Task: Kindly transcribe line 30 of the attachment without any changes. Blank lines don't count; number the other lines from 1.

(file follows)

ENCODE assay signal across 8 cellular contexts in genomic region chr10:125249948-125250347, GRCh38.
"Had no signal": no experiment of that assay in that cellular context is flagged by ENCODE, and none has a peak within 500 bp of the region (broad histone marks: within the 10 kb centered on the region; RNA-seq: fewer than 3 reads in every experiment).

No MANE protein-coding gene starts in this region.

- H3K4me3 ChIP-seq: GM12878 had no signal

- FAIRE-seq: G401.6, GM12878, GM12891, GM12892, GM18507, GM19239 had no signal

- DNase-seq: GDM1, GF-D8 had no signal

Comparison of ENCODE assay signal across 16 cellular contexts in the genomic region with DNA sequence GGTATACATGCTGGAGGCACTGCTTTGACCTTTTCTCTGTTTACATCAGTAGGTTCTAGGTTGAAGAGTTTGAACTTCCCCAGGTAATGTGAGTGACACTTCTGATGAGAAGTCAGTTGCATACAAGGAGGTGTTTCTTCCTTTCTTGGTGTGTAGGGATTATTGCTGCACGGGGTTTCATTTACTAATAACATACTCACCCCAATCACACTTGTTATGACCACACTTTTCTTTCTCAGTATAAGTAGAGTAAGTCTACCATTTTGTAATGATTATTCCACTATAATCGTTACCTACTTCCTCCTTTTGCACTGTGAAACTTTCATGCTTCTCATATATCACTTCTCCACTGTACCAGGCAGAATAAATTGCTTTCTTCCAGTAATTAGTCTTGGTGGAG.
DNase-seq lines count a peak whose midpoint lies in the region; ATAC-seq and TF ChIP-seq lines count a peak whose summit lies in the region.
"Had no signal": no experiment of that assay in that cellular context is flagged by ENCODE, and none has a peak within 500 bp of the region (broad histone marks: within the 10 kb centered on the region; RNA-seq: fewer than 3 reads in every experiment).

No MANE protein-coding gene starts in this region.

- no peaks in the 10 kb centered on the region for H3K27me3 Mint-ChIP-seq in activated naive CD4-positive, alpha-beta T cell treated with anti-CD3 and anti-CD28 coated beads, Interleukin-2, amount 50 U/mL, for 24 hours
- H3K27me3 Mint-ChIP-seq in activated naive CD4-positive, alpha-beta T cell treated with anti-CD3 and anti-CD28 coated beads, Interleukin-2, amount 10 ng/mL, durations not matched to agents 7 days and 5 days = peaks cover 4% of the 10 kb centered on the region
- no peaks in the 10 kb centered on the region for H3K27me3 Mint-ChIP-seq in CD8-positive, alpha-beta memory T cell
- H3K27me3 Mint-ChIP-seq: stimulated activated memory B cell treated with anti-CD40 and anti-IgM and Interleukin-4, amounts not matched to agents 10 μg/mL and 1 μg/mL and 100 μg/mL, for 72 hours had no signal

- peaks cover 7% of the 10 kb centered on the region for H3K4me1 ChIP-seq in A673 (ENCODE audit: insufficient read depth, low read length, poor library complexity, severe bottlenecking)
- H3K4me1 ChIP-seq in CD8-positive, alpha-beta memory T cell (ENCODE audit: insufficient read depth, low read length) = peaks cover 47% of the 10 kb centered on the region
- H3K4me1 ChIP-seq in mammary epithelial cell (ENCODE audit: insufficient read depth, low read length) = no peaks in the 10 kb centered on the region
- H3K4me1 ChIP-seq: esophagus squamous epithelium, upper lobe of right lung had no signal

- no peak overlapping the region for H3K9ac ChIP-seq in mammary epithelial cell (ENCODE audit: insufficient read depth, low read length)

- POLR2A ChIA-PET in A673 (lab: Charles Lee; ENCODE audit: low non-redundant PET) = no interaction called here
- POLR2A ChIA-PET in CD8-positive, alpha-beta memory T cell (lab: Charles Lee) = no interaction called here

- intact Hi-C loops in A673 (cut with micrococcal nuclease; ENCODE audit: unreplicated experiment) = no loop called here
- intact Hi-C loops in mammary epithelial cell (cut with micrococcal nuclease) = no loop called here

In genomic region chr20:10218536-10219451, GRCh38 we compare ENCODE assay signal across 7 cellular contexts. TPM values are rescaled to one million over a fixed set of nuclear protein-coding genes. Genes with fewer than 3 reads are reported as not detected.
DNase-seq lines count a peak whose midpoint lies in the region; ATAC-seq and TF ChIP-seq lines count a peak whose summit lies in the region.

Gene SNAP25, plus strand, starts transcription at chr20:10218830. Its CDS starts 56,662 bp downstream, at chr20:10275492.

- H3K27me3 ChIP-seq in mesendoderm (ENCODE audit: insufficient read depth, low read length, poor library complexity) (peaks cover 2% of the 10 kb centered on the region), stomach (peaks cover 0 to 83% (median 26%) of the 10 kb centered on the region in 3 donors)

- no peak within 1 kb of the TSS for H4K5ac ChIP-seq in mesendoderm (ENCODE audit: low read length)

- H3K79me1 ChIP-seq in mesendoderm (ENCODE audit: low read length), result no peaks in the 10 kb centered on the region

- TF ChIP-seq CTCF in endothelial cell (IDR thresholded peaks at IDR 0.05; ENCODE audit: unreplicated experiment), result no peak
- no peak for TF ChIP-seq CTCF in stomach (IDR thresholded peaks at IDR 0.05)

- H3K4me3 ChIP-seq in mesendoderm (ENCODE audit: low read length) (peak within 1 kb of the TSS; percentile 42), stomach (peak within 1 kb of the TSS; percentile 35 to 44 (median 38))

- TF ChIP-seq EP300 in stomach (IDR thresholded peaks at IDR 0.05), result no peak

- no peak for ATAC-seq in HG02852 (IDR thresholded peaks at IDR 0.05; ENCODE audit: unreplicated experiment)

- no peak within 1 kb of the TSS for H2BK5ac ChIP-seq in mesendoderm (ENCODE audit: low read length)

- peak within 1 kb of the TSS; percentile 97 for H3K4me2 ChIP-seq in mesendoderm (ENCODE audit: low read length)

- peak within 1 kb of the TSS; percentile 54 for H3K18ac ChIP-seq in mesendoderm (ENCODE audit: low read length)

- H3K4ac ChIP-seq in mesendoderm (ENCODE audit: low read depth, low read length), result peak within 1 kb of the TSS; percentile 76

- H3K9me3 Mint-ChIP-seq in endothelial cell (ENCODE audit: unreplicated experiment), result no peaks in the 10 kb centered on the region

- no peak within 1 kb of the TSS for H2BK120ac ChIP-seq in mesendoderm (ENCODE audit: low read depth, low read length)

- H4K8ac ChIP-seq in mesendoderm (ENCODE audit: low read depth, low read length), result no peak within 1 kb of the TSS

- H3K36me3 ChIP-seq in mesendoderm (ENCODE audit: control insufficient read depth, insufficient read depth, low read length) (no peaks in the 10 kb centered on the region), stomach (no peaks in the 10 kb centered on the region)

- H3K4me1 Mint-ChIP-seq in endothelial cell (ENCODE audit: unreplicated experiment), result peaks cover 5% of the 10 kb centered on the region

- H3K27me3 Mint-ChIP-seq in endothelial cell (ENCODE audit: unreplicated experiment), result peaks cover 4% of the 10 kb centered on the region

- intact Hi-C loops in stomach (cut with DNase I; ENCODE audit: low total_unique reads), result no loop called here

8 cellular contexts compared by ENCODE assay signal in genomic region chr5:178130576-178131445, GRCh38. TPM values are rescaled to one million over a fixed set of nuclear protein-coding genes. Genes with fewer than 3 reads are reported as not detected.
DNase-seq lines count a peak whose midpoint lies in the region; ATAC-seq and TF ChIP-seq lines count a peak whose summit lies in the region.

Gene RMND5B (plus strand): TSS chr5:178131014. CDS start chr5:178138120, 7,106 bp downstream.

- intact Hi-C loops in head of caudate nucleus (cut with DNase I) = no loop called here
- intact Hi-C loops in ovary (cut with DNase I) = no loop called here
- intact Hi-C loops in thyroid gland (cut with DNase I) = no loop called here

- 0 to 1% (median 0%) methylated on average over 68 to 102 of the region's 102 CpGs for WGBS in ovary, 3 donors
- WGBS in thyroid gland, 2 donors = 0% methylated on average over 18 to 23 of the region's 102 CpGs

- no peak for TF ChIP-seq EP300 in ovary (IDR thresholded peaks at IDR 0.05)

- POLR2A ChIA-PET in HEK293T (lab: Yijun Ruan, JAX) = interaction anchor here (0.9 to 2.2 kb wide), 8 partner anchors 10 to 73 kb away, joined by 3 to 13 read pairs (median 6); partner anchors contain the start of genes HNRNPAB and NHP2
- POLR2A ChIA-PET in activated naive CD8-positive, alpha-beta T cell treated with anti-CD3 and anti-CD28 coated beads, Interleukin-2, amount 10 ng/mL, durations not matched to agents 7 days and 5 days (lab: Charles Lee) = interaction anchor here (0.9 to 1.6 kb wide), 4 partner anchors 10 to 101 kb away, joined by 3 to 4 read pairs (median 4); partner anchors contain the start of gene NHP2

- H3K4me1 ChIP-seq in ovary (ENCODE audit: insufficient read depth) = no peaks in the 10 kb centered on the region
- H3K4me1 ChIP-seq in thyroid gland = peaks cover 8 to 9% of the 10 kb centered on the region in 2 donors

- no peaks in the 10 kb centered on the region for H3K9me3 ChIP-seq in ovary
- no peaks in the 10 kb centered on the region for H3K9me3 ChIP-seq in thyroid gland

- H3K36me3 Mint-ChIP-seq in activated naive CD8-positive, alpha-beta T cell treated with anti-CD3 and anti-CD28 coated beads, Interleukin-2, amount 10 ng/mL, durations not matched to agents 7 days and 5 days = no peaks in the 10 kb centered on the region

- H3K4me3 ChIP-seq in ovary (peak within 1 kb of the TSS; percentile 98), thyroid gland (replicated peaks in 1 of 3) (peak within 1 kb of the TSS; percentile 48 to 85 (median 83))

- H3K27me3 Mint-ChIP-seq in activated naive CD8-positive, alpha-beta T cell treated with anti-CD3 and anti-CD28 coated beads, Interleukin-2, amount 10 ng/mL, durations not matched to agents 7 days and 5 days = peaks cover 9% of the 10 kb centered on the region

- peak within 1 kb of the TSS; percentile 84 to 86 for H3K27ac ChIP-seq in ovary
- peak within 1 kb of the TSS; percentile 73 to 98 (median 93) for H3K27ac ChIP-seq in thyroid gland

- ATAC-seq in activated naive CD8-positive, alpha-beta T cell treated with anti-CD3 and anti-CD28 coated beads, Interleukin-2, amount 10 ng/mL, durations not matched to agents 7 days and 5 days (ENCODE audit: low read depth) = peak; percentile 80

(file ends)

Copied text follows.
- TF ChIP-seq CTCF in endothelial cell (IDR thresholded peaks at IDR 0.05; ENCODE audit: unreplicated experiment), result no peak